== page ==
Clandestin on ""

French bassist, Stephane Bertrand's 2000 release Clandestin is a straight-ahead fusion effort centered around Bertrand's handywork on the bass. The eleven tracks on this CD are stylistically bound with a modern, contemporary, metro style of jazz fusion. The atmosphere that the music creates is at times refined, elegant and rich with jazz instrumentalism from Bertrand's bass, as well as the many supporting instruments that contribute. Notably, the piano segments of Claude Tedesco that trade off with Bertrand offer an appreciable level of sophistication that boosters the effort. In addition to the elegant aspect of the music, there is also an aggressive, fusiony aspect that is integrated in a few different places, such as on the third track "les hommes au drapeau noir" and the tenth track "dans le tourmente", that add another dimension to the music. On these particular tracks, the electric guitar makes a noticeable departure from the serene atmosphere that is pervasive throughout the album. The aggressive electric guitar on these track uses a distorted tone that makes a large contrast to the predominant lucidity of the refined bass and piano work. The fourth track, Leo, augments the sonic texture with some "Cool" jazz trumpet reminiscent of Miles, adding yet more dimension to the overall concept and feel.
Overall, Clandestin from Stephane Bertrand provides some interesting, listen-worthy material for fans of contemporary, palatable fusion. The music provides a good overall listen for the audience and scores points for accessibility, graspable, focused vision, and clearly perceivable projection of concept and purpose. The musical style fuses an interesting array of elements spanning a wide range from classic jazz to trance mood jazz to smoothish, contemporary fusion to aggressive, edgy-toned fusion complete with fusion attack. All elements are integrated in an interesting manner that maintains a feasible balance of the disparate stylisms throughout.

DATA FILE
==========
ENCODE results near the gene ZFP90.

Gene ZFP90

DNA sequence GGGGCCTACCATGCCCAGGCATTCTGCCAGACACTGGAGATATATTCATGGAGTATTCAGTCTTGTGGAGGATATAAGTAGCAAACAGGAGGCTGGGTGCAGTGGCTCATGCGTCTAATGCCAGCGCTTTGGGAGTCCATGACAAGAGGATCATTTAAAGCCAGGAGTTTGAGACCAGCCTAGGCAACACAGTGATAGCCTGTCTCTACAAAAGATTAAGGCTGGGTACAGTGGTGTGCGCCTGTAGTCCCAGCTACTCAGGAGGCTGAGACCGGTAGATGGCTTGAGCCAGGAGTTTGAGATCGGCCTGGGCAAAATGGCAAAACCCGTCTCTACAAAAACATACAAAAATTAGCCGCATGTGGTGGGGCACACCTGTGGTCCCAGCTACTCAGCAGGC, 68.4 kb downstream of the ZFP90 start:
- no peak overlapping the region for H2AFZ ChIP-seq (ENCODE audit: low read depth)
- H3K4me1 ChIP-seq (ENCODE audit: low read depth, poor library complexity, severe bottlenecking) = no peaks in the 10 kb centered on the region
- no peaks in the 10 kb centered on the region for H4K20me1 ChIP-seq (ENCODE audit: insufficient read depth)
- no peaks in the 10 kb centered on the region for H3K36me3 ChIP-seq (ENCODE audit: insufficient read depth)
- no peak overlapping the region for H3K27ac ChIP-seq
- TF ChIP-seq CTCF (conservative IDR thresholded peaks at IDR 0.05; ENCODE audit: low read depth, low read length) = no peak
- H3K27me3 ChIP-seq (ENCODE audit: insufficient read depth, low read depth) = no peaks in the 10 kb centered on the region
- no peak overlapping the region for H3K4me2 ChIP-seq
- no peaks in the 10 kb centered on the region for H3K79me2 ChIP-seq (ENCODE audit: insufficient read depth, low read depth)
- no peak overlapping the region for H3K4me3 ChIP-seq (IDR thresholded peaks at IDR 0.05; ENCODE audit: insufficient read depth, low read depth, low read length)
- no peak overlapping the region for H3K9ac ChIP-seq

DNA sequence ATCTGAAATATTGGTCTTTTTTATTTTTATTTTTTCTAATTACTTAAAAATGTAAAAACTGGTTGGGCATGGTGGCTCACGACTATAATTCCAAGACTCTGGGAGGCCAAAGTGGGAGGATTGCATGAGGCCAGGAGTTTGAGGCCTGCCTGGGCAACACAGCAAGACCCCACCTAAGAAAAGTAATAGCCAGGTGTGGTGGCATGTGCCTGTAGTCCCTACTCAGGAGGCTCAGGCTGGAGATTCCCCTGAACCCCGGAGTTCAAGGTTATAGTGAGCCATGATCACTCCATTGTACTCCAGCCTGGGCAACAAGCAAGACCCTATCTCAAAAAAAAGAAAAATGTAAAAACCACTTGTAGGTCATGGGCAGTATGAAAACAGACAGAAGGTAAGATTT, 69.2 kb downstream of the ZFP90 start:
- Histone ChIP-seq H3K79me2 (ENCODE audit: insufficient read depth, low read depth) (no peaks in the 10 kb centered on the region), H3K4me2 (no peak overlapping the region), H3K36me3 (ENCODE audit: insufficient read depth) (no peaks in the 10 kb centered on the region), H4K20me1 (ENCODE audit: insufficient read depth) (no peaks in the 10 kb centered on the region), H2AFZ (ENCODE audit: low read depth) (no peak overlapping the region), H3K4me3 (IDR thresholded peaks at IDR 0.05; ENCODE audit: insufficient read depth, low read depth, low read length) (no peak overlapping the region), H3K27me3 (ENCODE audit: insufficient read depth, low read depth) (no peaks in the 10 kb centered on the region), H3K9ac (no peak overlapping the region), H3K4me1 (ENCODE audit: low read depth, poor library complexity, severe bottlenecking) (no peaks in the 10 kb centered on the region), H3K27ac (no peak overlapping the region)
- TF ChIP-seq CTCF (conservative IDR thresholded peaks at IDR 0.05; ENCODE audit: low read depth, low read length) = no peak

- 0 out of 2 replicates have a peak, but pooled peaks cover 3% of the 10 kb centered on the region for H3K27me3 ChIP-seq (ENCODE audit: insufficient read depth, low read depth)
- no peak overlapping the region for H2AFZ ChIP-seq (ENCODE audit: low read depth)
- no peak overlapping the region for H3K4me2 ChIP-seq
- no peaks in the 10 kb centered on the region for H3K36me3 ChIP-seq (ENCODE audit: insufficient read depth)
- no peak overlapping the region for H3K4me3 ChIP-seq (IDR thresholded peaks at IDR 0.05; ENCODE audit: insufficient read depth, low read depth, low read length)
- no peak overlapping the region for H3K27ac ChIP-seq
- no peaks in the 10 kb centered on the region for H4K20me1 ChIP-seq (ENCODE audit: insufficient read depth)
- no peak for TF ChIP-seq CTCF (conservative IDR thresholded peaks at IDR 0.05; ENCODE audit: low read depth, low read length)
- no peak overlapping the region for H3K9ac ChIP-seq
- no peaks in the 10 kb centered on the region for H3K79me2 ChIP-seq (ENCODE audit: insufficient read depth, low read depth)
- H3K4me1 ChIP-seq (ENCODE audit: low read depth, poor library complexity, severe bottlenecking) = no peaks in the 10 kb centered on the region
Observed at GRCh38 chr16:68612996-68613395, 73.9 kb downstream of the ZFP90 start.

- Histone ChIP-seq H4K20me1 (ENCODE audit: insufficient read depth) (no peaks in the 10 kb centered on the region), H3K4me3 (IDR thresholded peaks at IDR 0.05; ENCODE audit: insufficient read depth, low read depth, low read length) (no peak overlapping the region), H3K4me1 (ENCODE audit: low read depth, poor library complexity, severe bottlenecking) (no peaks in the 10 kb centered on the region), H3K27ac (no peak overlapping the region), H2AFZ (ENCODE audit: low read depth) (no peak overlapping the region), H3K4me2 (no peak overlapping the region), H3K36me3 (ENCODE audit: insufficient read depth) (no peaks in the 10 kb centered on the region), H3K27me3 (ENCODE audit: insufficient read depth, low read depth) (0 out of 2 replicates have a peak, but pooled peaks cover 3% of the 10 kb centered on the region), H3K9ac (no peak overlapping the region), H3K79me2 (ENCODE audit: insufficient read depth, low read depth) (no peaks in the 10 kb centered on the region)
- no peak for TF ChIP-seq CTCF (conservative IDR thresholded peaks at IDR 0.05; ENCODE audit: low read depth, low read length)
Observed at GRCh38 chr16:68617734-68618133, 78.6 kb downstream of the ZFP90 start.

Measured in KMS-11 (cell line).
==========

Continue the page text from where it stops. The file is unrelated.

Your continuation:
It should be noted that if you do look further into this CD that the cover art is a little odd by American standards with the pasty portrait of Bertrand that is presented on the front and back. But, rest assured whatever artistic imagery that is projected by the cover art, the imagery is not something that dissuade your interest in the music. Probably, the idea of the cover art is to get across the idea that Bertrand is in touch with artistry and perhaps the bareness of the imagery of the cover art is intended to convey to the audience that Bertrand has laid himself bare to the listener in his music.

Christopher Ruel

En Apparence... on iTunes

History of Jazz is milestoned by great bass players, skilled experts, living legends, quiet, eccentric, easy going or ascetic, often worshipped, sometimes feared, always close to their music partners. Bass players are strange musicians, lonely and reliable, solid and changeable as well, deep and light, working hardly in shadow, talking few as if words were something excessive. Stephane Bertrand is that kind of guy. His first album "Esmak" came up without warning, black and lightful, stuffed with climatic discoveries and cool moods. Second opus "Clandestin" then confirmed this revelation, white and tragic, spotted with graceful sparks and striking poetry. With this third album, Stephane Bertrand keeps on dispatching surprises, sharing with us an adventure where he has been able to deal with all risks. Tied melodies and iron rhythmics, gurgling dialogs behind a voluble trombone, mix up of jungle scansions and crooky hammerings, acoustic rubbings and electronic coatings, friendship exchanges and cross strings... Where some just make simple tries, Stephane Bertrand rather succumbs to his own temptations, willing to open himself to world motion, far from today's touting fashions and without abjuring his first adhesions. This album is rare because it succeeds in expressing strongly contrasted climates without looking demonstrative, because it hides its own complexity under a humble attitude. Subtlety projected into great art, just because making simple is never simple. Stephane Bertrand achieves this tough and brilliant task that consists in unveiling at end all that palpitates behind appearances.

Noël Balen